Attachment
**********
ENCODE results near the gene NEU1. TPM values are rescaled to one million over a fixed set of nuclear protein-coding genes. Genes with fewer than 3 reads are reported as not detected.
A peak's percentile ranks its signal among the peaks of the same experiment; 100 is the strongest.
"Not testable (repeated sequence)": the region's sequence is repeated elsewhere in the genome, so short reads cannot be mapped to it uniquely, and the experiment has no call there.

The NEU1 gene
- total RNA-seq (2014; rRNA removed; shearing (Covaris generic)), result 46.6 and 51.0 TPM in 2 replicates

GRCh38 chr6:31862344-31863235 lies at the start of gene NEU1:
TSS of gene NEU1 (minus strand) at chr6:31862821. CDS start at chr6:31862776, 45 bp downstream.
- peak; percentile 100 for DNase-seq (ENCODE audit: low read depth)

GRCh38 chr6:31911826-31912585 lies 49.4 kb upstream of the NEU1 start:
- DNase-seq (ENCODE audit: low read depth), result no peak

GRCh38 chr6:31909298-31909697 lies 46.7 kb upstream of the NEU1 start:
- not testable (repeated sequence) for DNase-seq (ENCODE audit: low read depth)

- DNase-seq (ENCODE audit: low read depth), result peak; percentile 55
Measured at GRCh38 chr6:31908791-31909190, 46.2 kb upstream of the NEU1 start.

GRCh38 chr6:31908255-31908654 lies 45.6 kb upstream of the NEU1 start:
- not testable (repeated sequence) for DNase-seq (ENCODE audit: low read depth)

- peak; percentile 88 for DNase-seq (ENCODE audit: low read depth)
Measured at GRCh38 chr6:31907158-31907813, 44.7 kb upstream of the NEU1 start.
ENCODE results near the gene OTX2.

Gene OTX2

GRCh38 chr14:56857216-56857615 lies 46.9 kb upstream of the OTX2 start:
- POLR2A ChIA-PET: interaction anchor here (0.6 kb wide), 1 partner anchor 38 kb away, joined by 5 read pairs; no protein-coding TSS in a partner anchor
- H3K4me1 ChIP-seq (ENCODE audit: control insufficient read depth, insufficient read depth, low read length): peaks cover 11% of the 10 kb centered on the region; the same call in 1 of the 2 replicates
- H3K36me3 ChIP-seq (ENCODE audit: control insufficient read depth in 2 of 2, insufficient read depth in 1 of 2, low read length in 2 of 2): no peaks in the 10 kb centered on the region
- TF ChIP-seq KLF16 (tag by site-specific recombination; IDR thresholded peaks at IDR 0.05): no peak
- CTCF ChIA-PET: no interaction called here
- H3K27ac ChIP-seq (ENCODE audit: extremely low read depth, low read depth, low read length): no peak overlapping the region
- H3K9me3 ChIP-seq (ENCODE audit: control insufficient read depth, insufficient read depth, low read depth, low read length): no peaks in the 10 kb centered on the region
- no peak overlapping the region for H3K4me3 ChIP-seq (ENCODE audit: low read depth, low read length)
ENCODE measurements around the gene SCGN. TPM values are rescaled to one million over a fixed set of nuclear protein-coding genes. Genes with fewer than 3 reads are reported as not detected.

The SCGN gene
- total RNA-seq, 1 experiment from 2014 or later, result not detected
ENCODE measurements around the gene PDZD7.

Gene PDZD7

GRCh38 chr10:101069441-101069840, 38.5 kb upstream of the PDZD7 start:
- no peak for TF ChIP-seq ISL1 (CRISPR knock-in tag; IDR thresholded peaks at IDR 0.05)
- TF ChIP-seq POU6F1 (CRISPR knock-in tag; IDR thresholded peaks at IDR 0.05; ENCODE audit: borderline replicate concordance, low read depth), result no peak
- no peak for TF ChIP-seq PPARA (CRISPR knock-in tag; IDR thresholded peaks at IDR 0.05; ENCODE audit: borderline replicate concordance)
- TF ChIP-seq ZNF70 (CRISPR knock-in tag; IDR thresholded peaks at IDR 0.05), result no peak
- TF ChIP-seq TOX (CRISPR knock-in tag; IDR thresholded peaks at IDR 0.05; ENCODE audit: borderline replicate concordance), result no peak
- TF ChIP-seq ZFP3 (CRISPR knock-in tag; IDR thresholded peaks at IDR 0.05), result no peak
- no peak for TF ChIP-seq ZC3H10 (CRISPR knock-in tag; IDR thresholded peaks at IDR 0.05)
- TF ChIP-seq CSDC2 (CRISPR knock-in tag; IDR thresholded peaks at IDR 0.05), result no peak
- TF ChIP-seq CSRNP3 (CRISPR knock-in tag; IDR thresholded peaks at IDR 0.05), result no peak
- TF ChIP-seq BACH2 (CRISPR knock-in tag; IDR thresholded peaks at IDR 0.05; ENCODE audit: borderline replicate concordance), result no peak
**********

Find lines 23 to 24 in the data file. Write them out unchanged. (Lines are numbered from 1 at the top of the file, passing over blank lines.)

- H3K4me1 ChIP-seq (ENCODE audit: control insufficient read depth, insufficient read depth, low read length): peaks cover 11% of the 10 kb centered on the region; the same call in 1 of the 2 replicates
- H3K36me3 ChIP-seq (ENCODE audit: control insufficient read depth in 2 of 2, insufficient read depth in 1 of 2, low read length in 2 of 2): no peaks in the 10 kb centered on the region